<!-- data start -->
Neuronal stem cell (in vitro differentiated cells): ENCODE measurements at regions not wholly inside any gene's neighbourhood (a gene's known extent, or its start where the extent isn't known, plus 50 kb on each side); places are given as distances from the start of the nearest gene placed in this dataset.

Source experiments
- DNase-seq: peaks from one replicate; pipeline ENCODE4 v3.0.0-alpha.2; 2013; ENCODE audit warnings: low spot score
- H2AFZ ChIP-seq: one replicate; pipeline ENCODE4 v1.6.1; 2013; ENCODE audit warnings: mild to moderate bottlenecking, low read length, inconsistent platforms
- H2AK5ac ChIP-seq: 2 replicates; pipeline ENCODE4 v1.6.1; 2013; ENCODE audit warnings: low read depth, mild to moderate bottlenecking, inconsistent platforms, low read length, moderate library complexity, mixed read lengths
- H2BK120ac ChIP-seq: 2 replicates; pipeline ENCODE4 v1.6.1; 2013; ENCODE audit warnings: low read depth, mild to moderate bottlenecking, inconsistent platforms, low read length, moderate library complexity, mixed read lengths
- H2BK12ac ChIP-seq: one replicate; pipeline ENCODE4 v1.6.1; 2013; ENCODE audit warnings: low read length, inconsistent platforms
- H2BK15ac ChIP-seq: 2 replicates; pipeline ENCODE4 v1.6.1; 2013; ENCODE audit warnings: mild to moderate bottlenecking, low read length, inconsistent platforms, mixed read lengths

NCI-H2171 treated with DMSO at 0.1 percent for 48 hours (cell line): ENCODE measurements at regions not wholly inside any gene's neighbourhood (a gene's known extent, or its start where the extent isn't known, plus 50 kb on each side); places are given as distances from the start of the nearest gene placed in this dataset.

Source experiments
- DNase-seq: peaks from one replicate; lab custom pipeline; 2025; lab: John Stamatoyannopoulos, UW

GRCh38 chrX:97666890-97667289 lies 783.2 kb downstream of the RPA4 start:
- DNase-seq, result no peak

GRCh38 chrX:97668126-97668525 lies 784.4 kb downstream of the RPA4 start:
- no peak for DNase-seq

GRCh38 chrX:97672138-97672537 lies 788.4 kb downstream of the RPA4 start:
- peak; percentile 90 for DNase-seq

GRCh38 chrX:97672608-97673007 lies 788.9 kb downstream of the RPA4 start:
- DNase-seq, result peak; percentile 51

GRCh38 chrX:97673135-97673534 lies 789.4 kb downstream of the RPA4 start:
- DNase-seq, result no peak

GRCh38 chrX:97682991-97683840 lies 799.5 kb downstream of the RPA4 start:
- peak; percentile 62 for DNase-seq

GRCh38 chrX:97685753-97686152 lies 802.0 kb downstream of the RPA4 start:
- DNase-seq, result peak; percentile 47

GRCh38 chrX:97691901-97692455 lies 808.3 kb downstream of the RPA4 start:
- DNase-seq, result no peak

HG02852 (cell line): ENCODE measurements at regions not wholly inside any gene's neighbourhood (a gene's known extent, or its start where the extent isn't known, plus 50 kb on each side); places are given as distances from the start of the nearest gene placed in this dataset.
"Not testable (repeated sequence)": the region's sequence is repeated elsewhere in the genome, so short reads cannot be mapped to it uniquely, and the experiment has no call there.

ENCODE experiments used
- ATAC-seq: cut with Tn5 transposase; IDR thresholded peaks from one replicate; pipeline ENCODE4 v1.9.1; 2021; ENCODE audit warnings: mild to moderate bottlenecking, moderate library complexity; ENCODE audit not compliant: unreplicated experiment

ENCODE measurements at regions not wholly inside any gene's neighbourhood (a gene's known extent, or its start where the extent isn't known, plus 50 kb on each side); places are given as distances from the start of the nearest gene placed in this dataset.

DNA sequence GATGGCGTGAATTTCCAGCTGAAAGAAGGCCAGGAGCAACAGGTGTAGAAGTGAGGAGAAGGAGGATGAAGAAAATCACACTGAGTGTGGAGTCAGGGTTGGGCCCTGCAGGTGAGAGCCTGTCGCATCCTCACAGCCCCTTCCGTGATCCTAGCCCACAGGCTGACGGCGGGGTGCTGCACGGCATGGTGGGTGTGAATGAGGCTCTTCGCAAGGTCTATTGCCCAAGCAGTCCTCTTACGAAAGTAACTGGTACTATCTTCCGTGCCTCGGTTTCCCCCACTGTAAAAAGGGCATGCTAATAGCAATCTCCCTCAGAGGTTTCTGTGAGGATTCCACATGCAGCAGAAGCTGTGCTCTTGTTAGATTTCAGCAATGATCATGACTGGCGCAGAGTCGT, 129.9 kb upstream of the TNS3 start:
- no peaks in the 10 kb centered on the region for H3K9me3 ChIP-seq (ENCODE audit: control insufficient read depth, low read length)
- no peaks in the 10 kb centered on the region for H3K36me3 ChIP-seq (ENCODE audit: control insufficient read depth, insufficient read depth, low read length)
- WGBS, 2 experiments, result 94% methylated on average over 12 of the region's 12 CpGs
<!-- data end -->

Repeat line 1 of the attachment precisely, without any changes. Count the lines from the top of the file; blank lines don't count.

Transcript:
Neuronal stem cell (in vitro differentiated cells): ENCODE measurements at regions not wholly inside any gene's neighbourhood (a gene's known extent, or its start where the extent isn't known, plus 50 kb on each side); places are given as distances from the start of the nearest gene placed in this dataset.